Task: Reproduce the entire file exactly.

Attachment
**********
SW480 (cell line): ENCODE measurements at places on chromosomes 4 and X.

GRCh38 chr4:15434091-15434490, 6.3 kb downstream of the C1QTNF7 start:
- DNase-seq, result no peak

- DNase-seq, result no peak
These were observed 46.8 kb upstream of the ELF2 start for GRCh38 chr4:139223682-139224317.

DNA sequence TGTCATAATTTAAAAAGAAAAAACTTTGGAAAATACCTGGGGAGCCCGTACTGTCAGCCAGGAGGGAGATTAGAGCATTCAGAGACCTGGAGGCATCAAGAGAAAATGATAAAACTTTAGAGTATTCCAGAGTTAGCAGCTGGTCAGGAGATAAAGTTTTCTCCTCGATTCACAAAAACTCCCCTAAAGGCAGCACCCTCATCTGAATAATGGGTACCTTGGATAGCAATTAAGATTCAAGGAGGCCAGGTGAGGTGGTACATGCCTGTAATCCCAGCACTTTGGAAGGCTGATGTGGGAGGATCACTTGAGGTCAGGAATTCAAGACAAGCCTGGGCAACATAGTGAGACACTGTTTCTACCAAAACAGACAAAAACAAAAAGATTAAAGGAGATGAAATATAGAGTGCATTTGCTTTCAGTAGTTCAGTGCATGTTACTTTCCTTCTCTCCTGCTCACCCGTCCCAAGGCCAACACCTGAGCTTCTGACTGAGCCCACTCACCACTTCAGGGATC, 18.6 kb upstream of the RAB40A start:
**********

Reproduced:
SW480 (cell line): ENCODE measurements at places on chromosomes 4 and X.

GRCh38 chr4:15434091-15434490, 6.3 kb downstream of the C1QTNF7 start:
- DNase-seq, result no peak

- DNase-seq, result no peak
These were observed 46.8 kb upstream of the ELF2 start for GRCh38 chr4:139223682-139224317.

DNA sequence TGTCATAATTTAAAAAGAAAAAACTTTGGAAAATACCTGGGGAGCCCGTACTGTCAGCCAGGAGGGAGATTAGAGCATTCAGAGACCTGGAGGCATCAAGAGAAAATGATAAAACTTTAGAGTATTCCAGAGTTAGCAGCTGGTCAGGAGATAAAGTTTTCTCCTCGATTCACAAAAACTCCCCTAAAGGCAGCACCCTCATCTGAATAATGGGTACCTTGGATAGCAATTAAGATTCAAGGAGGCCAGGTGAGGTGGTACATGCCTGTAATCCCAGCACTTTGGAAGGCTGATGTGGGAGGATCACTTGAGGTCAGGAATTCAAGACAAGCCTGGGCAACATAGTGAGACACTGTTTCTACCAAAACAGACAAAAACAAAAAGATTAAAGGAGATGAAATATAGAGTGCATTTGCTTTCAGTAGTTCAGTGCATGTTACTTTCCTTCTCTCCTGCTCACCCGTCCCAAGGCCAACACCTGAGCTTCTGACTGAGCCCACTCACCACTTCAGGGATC, 18.6 kb upstream of the RAB40A start: